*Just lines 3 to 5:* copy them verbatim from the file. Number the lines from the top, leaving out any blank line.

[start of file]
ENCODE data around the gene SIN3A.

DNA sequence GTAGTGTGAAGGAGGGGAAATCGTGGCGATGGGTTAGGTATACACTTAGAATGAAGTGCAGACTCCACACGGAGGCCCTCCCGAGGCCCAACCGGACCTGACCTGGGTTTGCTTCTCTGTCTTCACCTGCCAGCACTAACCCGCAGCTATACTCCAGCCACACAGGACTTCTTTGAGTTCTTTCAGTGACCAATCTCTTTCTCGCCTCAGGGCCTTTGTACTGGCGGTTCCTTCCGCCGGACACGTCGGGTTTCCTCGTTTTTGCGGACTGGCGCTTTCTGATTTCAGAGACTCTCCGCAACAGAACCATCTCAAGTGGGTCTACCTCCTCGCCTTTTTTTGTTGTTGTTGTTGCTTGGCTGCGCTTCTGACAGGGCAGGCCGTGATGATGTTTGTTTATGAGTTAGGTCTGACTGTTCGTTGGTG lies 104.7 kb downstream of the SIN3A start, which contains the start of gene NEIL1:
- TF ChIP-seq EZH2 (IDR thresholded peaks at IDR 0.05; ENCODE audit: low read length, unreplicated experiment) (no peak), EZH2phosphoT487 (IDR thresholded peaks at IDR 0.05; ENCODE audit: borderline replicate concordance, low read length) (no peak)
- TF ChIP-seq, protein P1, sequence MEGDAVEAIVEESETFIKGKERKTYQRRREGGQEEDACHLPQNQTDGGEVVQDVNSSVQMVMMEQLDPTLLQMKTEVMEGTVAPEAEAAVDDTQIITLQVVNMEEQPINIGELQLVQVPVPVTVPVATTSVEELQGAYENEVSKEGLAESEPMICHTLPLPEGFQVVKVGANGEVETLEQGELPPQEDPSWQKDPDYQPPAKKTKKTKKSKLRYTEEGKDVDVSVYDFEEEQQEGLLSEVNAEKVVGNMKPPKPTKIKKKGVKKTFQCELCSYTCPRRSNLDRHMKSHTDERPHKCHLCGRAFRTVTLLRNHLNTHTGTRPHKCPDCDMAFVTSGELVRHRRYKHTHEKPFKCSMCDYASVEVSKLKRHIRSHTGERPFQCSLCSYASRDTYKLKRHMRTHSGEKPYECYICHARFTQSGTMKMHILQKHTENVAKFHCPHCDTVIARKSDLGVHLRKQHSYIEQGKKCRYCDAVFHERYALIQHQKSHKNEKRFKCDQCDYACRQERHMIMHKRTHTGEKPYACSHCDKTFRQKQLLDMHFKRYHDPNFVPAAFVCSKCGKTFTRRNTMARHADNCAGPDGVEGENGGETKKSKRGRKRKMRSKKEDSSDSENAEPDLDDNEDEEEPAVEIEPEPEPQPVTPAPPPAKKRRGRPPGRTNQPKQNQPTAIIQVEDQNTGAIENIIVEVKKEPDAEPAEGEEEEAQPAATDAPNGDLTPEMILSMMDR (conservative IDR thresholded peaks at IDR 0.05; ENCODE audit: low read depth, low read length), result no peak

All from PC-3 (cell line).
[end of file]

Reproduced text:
- TF ChIP-seq EZH2 (IDR thresholded peaks at IDR 0.05; ENCODE audit: low read length, unreplicated experiment) (no peak), EZH2phosphoT487 (IDR thresholded peaks at IDR 0.05; ENCODE audit: borderline replicate concordance, low read length) (no peak)
- TF ChIP-seq, protein P1, sequence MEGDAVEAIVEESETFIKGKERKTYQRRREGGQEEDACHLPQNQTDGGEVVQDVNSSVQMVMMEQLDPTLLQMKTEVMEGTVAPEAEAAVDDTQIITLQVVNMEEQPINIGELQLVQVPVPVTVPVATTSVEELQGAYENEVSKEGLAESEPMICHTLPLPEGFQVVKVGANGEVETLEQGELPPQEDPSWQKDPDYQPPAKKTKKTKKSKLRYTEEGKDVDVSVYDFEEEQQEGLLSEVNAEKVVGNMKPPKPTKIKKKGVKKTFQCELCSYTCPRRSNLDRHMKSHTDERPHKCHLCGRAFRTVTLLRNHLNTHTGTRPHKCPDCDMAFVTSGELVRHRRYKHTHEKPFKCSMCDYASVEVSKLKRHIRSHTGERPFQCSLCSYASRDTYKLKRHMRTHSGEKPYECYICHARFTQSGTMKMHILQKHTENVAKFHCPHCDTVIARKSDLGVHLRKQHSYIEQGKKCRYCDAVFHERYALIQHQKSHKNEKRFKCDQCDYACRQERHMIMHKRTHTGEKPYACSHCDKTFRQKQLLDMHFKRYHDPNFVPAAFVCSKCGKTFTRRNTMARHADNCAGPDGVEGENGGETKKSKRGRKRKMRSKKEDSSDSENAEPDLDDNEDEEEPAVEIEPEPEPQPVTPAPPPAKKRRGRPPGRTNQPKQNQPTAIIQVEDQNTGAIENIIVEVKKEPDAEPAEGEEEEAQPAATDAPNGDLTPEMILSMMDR (conservative IDR thresholded peaks at IDR 0.05; ENCODE audit: low read depth, low read length), result no peak

All from PC-3 (cell line).